Feathery compound foliage of bipinnate golden raintree is accentuated by airy clusters of yellow flowers in summer, and papery, pinkish tan seedpods soon thereafter. A rounded deciduous tree with an irregular branching habit with cracking gray bark, it hails from southwestern China.
The leaves are bi-pinnately compound - a central leaf stem petiole branches again into lined stems of long, pointed, tooth-edged, bright green leaflets. Emerging leaflets are light green with a coppery cast. In late summer thin, wispy-stemmed clusters of yellow flowers arise from branch tips creating a lovely display above the dark green foliage. The individual flowers are small, four-petaled, and have a tiny orange speck at the petal bases. The pods that quickly form after being pollinated by bees are papery, three-chambered pods that are often called "Chinese lanterns", dangling from the branches. They are rosy-pink when young, gradualy drying to be more a pale rosy-tan. A tree filled with the pods is perhaps as pretty as when in flower, but is certainly a differently textured display. The seeds readily germinate around the base of the tree, leading to weedy seedlings in the landscape. In fall the foliage can turn a quickly turn an inconsistent yellow before dropping.
Bipinnate golden raintree is tolerant of many conditions and are great urban trees tolerant of pollution, heat, salt and drought. It excels in well-drained soil and full sun but will grow in partial shade. It has an open, rangy, leaning habit and brittle wood which breaks during windstorms or from heavy snow or ice. Prune while young to establish good branch structure and a tidy shape. The seeds of this tree are fertile and pop-up around the landscape. It is great in providing broken shade to patios, as a street tree or in small yards and landscapes, although quite messy.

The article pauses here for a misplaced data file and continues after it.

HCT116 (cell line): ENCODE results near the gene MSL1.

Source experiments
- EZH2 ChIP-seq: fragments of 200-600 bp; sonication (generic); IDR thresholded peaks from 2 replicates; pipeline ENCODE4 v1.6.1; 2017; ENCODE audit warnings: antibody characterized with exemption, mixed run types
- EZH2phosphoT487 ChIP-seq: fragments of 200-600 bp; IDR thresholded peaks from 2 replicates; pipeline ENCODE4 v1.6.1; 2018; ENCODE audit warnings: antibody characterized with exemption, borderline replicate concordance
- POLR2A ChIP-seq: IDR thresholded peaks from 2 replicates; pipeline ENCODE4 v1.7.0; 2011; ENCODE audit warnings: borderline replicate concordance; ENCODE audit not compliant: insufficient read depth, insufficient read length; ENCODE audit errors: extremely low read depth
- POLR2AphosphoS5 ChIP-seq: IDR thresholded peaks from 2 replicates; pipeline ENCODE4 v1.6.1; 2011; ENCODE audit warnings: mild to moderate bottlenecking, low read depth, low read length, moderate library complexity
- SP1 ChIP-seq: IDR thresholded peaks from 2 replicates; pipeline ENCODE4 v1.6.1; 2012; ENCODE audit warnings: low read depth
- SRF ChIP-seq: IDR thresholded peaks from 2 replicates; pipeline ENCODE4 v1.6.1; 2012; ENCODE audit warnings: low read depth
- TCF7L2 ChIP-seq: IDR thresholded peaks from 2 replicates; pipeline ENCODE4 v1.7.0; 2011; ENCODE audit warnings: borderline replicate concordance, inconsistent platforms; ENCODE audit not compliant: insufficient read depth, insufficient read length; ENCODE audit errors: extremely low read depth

Golden raintree may be considered a noxious weed or a prohibited invasive plant in some warm temperate climate regions. (info source: Learn2grow.com)
Genus - Koelreuteria
Species - Bipinnata
Common name - Chinese Flametree
Pre-Treatment - Required
Hardiness zones - 6 - 9
Height - 30'-35' / 9.1m - 10.7m
Spread - 25'-30' / 7.6m - 9.1m
Plant type - Tree
Vegetation type - Deciduous
Exposure - Full Sun, Partial Sun
Growth rate - Fast
Soil PH - Acidic, Neutral, Alkaline
Soil type - Clay, Loam, Well Drained
Water requirements - Drought tolerant, average water
Landscape uses - Feature Plant, Shade Trees, Street Trees
Germination rate - 85%
Bloom season - Summer, Late Summer
Leaf / Flower color - Green, Dark Green / Yellow, Orange
|Germination||1. Pre-soak seed for 24 hours in hot water. If they swell up then sow in a cold frame. If they do not swell then soak it for a further 24 hours in hot water (50°C / 120°F) prior to sowing. This should cause the seed to swell but, should this fail, scarification followed by a further 24 hours in warm water should do the trick. |
To “scarify” the seed take a sharp knife, file or sandpaper and cut or file the hard seed coat away. Do it gently, until you see the white inner of the seed. This will allow water to penetrate the seed itself. Take care not to damage the seed embryo, or your fingers!
2. The seed need to go through the cold of winter to germinate. If sowing in the autumn or winter, sow into 7.5cm (3in) pots, cover the seeds with 5mm (¼”) of soil and a sprinkling of fine grit and place them in a sheltered position in the garden.
The compost should be kept moist but not wet at all times.
3. Some seeds will germinate in 3-4 weeks; others may germinate over an extended period. Check them from time to time and pot seedlings into larger pots as they become large enough to handle. Keep an eye on them, they grow quite fast and will need potting on sooner than you think!
If you are sowing at any other time of year, you can imitate the seasons by “cold stratification”. Place the seeds in a small plastic bag or container (film cartridges are good) fill with slightly moist sterilized peat moss or vermiculite and spray with a fungicidal product to help prevent mildew. Place the bag or container in the refrigerator (not freezer) for 12 weeks. Check seeds periodically, if they are germinating, sow immediately as above.
Grow on in pots until they are strong enough to plant into their permanent positions
Planting out should be done in late spring. After the last expected frosts, as although hardy, they are susceptible to frosts when young.